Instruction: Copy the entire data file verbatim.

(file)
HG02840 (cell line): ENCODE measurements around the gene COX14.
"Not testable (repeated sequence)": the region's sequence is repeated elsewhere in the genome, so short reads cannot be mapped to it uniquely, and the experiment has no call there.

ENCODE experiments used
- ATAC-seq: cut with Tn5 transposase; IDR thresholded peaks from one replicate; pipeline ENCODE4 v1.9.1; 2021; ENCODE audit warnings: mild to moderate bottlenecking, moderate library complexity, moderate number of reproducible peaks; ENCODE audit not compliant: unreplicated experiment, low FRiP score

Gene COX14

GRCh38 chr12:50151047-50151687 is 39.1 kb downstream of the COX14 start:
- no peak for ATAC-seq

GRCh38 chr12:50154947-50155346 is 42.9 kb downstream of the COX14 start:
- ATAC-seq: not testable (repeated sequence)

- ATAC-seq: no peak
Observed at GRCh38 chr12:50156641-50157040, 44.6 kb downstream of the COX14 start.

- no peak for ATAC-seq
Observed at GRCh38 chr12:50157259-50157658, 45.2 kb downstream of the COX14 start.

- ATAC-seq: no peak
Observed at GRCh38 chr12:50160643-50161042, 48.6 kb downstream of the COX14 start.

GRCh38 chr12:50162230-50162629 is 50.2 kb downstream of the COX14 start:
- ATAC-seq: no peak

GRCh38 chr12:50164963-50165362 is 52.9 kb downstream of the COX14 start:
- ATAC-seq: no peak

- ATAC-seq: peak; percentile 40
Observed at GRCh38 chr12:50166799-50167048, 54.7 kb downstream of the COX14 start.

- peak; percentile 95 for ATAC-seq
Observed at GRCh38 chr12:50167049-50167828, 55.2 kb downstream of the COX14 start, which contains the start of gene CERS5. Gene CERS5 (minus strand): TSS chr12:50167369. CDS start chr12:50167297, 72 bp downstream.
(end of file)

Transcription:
HG02840 (cell line): ENCODE measurements around the gene COX14.
"Not testable (repeated sequence)": the region's sequence is repeated elsewhere in the genome, so short reads cannot be mapped to it uniquely, and the experiment has no call there.

ENCODE experiments used
- ATAC-seq: cut with Tn5 transposase; IDR thresholded peaks from one replicate; pipeline ENCODE4 v1.9.1; 2021; ENCODE audit warnings: mild to moderate bottlenecking, moderate library complexity, moderate number of reproducible peaks; ENCODE audit not compliant: unreplicated experiment, low FRiP score

Gene COX14

GRCh38 chr12:50151047-50151687 is 39.1 kb downstream of the COX14 start:
- no peak for ATAC-seq

GRCh38 chr12:50154947-50155346 is 42.9 kb downstream of the COX14 start:
- ATAC-seq: not testable (repeated sequence)

- ATAC-seq: no peak
Observed at GRCh38 chr12:50156641-50157040, 44.6 kb downstream of the COX14 start.

- no peak for ATAC-seq
Observed at GRCh38 chr12:50157259-50157658, 45.2 kb downstream of the COX14 start.

- ATAC-seq: no peak
Observed at GRCh38 chr12:50160643-50161042, 48.6 kb downstream of the COX14 start.

GRCh38 chr12:50162230-50162629 is 50.2 kb downstream of the COX14 start:
- ATAC-seq: no peak

GRCh38 chr12:50164963-50165362 is 52.9 kb downstream of the COX14 start:
- ATAC-seq: no peak

- ATAC-seq: peak; percentile 40
Observed at GRCh38 chr12:50166799-50167048, 54.7 kb downstream of the COX14 start.

- peak; percentile 95 for ATAC-seq
Observed at GRCh38 chr12:50167049-50167828, 55.2 kb downstream of the COX14 start, which contains the start of gene CERS5. Gene CERS5 (minus strand): TSS chr12:50167369. CDS start chr12:50167297, 72 bp downstream.